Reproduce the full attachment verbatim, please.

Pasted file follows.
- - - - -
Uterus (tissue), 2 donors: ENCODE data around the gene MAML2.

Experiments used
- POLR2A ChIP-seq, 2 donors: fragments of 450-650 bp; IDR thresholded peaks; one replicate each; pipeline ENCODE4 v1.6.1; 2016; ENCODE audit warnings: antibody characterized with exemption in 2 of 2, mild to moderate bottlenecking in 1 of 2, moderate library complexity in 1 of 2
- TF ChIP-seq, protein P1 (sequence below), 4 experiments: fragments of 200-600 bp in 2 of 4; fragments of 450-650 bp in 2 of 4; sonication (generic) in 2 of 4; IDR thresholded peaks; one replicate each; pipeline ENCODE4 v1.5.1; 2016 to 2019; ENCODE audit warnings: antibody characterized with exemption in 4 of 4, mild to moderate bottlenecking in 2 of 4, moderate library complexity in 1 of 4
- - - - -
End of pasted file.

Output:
Uterus (tissue), 2 donors: ENCODE data around the gene MAML2.

Experiments used
- POLR2A ChIP-seq, 2 donors: fragments of 450-650 bp; IDR thresholded peaks; one replicate each; pipeline ENCODE4 v1.6.1; 2016; ENCODE audit warnings: antibody characterized with exemption in 2 of 2, mild to moderate bottlenecking in 1 of 2, moderate library complexity in 1 of 2
- TF ChIP-seq, protein P1 (sequence below), 4 experiments: fragments of 200-600 bp in 2 of 4; fragments of 450-650 bp in 2 of 4; sonication (generic) in 2 of 4; IDR thresholded peaks; one replicate each; pipeline ENCODE4 v1.5.1; 2016 to 2019; ENCODE audit warnings: antibody characterized with exemption in 4 of 4, mild to moderate bottlenecking in 2 of 4, moderate library complexity in 1 of 4